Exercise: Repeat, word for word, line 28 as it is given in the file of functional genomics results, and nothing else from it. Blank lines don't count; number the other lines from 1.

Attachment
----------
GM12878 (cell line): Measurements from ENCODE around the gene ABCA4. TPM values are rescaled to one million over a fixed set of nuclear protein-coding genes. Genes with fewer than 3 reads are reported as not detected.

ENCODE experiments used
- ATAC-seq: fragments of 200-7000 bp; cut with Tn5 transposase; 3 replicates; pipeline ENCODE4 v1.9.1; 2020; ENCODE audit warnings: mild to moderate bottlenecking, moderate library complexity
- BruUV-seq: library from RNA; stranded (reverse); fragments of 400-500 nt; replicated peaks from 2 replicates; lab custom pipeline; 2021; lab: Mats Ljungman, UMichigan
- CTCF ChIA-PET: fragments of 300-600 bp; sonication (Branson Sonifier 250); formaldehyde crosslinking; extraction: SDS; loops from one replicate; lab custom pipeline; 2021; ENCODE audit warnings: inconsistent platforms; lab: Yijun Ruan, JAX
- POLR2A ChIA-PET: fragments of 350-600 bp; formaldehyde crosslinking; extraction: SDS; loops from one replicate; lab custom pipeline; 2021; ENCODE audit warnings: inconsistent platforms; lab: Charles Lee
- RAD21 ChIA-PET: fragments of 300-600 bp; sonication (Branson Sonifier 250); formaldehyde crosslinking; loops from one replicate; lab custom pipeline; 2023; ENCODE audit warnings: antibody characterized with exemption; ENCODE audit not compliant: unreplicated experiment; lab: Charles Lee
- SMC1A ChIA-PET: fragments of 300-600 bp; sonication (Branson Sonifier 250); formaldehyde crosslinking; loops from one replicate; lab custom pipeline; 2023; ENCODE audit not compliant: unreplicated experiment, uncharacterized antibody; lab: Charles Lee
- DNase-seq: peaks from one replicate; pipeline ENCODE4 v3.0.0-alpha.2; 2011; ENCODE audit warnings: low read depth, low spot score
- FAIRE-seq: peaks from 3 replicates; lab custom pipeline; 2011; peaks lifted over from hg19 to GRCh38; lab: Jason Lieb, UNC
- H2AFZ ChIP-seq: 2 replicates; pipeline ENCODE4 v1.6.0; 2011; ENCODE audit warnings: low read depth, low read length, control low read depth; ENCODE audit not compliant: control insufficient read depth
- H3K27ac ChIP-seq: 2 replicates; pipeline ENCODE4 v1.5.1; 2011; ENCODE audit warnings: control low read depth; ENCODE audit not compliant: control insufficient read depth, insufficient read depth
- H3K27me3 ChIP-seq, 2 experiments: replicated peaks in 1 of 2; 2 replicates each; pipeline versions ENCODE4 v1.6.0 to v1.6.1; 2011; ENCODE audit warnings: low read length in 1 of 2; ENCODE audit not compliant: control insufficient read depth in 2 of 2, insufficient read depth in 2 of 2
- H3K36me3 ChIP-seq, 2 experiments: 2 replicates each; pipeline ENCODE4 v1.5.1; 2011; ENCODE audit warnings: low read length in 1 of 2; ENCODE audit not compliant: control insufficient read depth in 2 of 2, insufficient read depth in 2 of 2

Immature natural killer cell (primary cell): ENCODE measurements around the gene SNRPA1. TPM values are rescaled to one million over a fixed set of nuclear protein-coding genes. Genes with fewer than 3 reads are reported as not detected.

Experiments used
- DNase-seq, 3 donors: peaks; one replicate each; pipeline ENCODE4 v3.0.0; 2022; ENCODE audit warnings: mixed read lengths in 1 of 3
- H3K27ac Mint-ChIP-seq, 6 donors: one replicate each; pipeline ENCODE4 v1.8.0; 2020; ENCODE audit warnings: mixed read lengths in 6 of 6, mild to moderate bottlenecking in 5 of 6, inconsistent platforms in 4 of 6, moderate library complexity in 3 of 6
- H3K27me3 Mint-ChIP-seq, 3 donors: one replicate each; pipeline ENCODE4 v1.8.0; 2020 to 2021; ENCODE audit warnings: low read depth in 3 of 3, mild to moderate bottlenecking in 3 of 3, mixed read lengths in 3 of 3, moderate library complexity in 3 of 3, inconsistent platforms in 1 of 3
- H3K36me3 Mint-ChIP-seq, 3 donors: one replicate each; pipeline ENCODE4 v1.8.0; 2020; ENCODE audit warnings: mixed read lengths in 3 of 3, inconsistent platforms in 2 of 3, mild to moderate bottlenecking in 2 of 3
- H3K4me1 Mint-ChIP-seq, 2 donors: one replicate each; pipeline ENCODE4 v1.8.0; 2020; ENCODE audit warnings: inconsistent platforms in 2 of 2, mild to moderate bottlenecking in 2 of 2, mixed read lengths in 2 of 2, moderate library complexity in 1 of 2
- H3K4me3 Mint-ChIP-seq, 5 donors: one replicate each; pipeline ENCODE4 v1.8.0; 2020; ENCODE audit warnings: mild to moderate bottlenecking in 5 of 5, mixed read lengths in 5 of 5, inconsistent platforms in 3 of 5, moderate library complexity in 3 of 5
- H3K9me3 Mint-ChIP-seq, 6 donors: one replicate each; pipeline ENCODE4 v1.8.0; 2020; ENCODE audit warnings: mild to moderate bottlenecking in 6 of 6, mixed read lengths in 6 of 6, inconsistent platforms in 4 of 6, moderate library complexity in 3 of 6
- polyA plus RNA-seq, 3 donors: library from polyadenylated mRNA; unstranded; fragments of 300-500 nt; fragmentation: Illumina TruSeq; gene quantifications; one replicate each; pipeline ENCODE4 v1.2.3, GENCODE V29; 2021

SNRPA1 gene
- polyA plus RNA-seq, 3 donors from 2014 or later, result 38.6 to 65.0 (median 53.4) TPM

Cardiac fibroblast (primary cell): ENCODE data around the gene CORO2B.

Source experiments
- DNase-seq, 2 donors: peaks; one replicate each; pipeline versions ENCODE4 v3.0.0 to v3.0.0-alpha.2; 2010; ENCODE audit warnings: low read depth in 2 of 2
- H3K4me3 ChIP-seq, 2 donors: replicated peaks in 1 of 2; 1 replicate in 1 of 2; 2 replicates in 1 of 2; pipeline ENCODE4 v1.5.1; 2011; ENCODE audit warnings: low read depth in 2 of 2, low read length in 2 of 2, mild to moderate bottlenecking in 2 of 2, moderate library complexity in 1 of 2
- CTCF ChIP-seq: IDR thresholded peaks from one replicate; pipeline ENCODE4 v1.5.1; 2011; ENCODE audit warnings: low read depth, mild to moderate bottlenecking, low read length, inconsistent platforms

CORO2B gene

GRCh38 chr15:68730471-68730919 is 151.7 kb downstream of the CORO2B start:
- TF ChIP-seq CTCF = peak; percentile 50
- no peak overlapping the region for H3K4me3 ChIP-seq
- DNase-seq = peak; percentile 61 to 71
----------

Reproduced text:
Source experiments